14 de junho de 2020

Content republished from Medium site

All aspects of migration management can- and should — be rethought to protect those migrating in the context of new climate and environmental realities.

Every day, we read more and more stories on how the impact of climate change affects the migration of people. From the dry corridor of Central America where drought intersects with violence, to the islands of the Pacific threatened by sea level rise and tropical storms, migration patterns are reshaped on all continents.

We often travel on mission and have met many “ordinary” people, from taxi drivers in Miami to service workers in Azerbaijan, who tell us that they know someone who had to leave their place of residence because of devastating hurricanes that destroy houses and affect the economy or droughts that damage crops and compromise food security. Climate migration is not an abstract concern — it is a daily reality. As the world faces the unprecedented impact of the COVID-19 crisis, the socio-economic aftermath of the crisis is likely to take its toll on climate migration policy and practice.

Both public scrutiny and political interest from policymakers have led to climate migration concerns being taken up in global policy discussions among United Nations member states, such as the Task Force on Displacement under the climate change negotiations and the Global Compact for Migration, the first intergovernmental agreement on international migration. These global discussions have produced solid recommendations and have brought awareness to the need to understand drivers of climate migration and respond to them. Efforts to bring visibility to climate migration have been successful — but we are now facing an even more immense challenge: how do we move from vision to practice?

There are different approaches that can help addressing some of the challenges both states and individuals are facing. The International Organization for Migration (IOM) supports a dual approach: states should look at how their climate change policies on the one hand, and their migration policies on the other hand, could include climate migration elements. This means ensuring that migration dimensions are reflected in national climate and environmental policies and laws, with the primary goal to avoid the forced migration of people out of climate-affected areas. Many countries have already made efforts to include migration dimensions in their national climate change policies and countries most vulnerable to climate change are increasingly trying to understand how climate mitigation and adaptation can affect migration within their countries and across borders.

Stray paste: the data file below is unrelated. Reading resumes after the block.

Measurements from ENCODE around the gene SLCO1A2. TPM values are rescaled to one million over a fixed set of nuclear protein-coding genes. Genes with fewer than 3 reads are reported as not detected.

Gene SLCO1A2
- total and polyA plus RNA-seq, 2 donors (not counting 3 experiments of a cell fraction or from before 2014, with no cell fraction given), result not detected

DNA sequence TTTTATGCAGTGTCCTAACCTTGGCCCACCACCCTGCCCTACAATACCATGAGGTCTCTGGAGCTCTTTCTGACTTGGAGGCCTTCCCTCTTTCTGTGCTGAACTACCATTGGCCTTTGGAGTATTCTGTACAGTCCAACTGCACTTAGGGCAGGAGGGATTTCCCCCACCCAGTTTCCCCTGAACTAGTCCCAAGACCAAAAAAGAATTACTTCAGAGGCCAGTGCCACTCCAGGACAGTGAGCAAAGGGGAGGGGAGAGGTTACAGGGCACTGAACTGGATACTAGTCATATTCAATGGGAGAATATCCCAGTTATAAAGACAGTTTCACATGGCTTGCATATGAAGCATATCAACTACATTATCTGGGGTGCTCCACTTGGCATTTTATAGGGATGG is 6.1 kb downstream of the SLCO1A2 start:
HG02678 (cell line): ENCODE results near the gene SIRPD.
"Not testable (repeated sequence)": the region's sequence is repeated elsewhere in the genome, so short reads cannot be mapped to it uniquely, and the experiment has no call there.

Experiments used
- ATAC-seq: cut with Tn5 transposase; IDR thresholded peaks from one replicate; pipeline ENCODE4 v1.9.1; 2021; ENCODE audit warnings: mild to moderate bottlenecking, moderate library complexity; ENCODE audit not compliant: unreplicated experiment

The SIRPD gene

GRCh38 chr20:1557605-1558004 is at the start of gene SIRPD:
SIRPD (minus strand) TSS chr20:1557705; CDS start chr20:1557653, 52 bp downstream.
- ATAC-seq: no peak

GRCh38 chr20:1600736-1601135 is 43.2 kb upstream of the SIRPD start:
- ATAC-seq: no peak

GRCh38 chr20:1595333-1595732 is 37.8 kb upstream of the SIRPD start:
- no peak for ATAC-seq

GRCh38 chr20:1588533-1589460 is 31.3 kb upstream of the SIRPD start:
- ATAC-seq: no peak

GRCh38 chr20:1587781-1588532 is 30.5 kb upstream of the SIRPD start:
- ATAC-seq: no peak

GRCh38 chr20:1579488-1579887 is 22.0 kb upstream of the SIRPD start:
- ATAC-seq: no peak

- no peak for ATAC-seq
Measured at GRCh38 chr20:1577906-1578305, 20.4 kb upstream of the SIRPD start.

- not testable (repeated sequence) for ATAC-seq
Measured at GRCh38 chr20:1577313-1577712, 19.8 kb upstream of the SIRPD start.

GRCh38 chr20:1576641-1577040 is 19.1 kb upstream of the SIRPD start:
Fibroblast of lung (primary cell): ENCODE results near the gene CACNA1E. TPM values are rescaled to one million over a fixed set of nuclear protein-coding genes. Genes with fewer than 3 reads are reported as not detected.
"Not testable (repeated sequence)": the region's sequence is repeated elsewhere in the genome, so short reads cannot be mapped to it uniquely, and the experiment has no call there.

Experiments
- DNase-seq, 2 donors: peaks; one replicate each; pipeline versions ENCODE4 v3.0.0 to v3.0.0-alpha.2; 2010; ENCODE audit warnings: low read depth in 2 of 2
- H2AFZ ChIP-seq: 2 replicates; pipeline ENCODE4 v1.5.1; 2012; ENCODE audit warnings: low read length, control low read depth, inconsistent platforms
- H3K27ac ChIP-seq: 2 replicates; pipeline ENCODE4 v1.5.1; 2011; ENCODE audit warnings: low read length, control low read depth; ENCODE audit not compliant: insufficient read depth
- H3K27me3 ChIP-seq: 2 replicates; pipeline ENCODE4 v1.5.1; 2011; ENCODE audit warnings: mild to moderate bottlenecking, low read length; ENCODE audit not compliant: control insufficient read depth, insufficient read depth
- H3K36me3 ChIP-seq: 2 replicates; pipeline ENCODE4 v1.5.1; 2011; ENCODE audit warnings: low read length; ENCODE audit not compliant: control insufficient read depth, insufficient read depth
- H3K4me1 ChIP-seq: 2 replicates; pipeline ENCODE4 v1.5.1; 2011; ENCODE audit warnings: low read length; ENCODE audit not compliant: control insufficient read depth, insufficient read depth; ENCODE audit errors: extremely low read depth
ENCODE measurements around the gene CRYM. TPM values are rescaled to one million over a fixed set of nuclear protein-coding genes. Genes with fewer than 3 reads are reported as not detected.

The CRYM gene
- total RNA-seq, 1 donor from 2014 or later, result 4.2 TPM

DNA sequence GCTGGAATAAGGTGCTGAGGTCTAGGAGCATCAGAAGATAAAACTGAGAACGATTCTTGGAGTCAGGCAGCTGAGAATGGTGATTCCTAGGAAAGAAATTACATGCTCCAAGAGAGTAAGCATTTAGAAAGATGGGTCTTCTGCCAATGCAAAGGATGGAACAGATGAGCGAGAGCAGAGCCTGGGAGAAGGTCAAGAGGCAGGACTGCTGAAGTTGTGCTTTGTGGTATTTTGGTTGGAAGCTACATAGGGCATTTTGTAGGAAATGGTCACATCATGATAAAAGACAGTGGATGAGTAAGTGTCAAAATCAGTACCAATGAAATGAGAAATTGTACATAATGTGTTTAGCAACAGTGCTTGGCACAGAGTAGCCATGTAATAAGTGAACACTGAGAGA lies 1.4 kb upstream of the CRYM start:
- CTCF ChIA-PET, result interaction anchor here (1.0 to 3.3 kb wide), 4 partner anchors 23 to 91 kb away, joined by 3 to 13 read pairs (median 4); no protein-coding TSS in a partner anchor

The second element is to understand how existing migration management tools can be reshaped, and what kind of new tools are needed to respond to unprecedented climate-related migration situations. Broadly speaking, migration management can be defined as “planned approaches to the implementation and operationalization of policy, legislative and administrative frameworks, developed by the institutions in charge of migration.”

Concretely, this means looking at tools such as visa requirements and waivers; measures for border control; residence permits; educational, training or labor bilateral agreements; voluntary return policies; measures to prevent and combat trafficking and smuggling of migrants; and economic measures to reduce the cost of transferring remittances and incentivize investments of diasporas.

There already is some thinking on how migration management tools can be applied to the situation of people moving in the context of climate change and environmental degradation. For instance, a Free Movement Protocol in East Africa was recently endorsed at ministerial level and has specific provisions to allow citizens of the state parties to the Protocol to move in anticipation of, during, or in the aftermath of a natural disaster and to extend the stay of people affected by disasters when returning to their states of origin is not possible. Similar discussions are ongoing in the Caribbean and Pacific regions. There has been some thinking around how to create incentives for diaspora abroad to invest in climate action measures in their countries of origin, or how migrant voluntary return and reintegration need to be rethought in a changing climate. Research has also been conducted on how seasonal and temporary labor migration programmes in the Pacific could provide livelihood options to communities most affected by climate change. We already know that trafficking linked to climate change is a big issue, but considerations of this issue remain limited.

All aspects of migration management can- and should — be rethought to protect those migrating in the context of new climate and environmental realities. It is an immense undertaking that needs to be context-specific: what will make sense in one country or region might not be applicable to another. Looking at the future, one key element of this discussion is the development of regular migration options to those who cannot stay where they are or cannot return to areas seriously compromised by climate change. Considering the current climate of fear and distrust around migration questions in many countries, and the competing interests at stake, this discussion will not be an easy one. However, we cannot afford to avoid asking these complicated questions and try to come up with answers, especially as we enter an uncertain post-COVID-19 future.

Source: Medium